‘“Deliver us from doctors”: The New Zealand model of midwifery and the politics of maternity from 1970’

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Linda Bryder (University of Auckland)

This 2016 cover story for the New Zealand Listener followed academic research which was highly critical of New Zealand’s unique midwifery-led maternity services. Not happy with the way in which those services were represented, the New Zealand College of Midwives College of Midwives complained to the Press Council that the reporting was biased. The Press Council ruled that the article was fair, balanced and accurate, but had reservations about the hippie couple brandishing the banner “Deliver us from doctors”. In this talk, I will argue that this image and the slogan were a fair reflection of the movement that brought about the changes to New Zealand’s maternity system in the 1990s and continued to influence the philosophy, teaching and services in subsequent decades. At the core of my talk is unpacking the meaning of what the New Zealand College of Midwives described as ‘the New Zealand model of midwifery’ which it regarded as ‘world-class’, whilst explaining how and why others held serious reservations.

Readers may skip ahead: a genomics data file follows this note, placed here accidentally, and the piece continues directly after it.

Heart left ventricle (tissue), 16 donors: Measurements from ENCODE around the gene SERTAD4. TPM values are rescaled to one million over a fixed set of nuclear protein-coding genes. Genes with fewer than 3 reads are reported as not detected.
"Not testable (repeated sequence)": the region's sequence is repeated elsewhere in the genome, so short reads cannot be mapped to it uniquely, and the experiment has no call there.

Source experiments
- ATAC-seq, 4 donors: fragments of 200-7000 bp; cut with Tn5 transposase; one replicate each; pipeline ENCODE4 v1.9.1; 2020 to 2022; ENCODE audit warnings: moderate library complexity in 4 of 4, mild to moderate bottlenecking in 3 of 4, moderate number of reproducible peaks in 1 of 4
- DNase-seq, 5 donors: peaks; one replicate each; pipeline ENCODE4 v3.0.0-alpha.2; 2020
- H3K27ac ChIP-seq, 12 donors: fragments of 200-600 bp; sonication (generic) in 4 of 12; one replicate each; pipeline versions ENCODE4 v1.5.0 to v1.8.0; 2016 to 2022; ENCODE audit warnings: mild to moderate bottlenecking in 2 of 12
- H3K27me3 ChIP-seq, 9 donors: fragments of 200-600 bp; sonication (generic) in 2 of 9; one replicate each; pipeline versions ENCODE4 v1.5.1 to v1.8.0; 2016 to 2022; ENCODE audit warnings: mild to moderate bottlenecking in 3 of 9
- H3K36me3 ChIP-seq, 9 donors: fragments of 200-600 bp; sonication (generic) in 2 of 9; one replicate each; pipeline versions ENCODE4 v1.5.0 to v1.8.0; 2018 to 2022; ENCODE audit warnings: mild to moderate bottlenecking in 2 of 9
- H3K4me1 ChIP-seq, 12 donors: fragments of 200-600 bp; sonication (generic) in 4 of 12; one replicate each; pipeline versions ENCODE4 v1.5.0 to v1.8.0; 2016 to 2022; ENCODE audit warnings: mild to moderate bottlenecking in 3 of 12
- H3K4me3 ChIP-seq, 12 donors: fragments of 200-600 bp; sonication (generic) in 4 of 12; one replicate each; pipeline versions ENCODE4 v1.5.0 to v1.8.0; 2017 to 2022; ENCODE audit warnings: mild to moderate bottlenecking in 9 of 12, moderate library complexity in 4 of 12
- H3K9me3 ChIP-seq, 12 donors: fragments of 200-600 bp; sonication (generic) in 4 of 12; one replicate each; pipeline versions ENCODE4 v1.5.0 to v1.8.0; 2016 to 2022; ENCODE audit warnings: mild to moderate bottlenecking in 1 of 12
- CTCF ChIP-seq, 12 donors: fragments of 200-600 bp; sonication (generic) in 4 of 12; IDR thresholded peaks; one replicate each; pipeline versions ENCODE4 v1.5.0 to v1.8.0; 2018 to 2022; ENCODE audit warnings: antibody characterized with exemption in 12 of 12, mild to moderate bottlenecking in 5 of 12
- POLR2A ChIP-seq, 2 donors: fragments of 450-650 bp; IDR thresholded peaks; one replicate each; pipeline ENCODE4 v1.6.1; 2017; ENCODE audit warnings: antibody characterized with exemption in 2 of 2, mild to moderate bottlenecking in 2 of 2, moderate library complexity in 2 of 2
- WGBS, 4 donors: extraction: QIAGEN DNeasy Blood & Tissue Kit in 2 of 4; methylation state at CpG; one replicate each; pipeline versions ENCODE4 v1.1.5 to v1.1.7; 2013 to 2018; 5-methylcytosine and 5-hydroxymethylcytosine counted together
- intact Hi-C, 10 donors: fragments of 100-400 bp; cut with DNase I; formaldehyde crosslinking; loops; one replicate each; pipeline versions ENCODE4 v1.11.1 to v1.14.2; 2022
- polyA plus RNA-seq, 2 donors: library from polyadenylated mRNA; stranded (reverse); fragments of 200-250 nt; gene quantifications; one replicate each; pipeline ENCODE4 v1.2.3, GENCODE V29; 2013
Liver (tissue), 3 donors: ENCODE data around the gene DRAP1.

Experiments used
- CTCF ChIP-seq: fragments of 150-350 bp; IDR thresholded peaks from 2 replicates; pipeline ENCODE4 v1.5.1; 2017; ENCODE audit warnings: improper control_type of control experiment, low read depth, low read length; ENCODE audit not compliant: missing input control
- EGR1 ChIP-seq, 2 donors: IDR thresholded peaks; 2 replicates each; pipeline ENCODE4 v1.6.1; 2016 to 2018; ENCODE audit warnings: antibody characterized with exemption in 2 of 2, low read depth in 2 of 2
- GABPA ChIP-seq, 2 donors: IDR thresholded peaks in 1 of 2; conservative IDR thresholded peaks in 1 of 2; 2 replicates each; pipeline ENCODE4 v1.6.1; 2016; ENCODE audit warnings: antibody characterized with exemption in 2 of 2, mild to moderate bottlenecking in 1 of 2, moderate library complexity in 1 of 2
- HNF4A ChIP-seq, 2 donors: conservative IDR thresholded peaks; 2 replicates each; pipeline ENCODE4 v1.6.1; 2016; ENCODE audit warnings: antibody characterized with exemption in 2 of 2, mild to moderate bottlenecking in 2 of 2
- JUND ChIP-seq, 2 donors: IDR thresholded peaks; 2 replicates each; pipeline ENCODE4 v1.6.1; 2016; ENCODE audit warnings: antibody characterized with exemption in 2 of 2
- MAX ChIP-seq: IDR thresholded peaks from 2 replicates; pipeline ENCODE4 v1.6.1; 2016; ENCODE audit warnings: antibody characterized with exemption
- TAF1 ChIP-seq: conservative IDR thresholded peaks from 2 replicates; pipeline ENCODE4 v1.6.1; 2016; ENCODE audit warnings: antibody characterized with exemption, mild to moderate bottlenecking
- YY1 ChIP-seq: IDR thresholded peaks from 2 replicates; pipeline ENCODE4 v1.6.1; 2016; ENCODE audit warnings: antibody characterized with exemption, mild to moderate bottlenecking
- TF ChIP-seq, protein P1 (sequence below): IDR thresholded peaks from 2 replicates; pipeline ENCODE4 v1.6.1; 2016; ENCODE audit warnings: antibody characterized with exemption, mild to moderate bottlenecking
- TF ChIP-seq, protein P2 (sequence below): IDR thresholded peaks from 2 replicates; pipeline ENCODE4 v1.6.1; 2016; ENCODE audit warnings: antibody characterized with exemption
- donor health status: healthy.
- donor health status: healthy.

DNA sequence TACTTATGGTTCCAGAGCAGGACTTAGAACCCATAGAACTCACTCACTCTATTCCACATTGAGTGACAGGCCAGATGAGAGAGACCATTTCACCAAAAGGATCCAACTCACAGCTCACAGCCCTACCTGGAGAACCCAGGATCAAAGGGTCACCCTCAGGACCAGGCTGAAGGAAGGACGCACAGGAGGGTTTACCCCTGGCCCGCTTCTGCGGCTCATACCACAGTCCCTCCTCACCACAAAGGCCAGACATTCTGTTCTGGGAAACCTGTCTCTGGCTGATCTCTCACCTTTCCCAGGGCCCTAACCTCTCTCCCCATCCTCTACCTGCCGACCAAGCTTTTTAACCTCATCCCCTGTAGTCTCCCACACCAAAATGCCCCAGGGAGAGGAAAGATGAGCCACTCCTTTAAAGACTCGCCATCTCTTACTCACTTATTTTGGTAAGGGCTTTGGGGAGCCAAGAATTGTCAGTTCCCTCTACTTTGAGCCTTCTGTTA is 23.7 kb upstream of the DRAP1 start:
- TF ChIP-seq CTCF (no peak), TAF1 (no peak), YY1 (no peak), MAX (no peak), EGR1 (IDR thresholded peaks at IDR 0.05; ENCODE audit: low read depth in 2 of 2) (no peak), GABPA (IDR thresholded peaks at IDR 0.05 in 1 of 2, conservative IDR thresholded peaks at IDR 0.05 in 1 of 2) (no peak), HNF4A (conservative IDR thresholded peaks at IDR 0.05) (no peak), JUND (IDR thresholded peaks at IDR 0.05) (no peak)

The seminar in the History of Science, Medicine, and Technology is convened by Alex Aylward (University of Oxford), Hohee Cho (Wolfson College), Mark Harrison (University of Oxford), Catherine Jackson (Harris Manchester College), and Sloan Mahone (University of Oxford)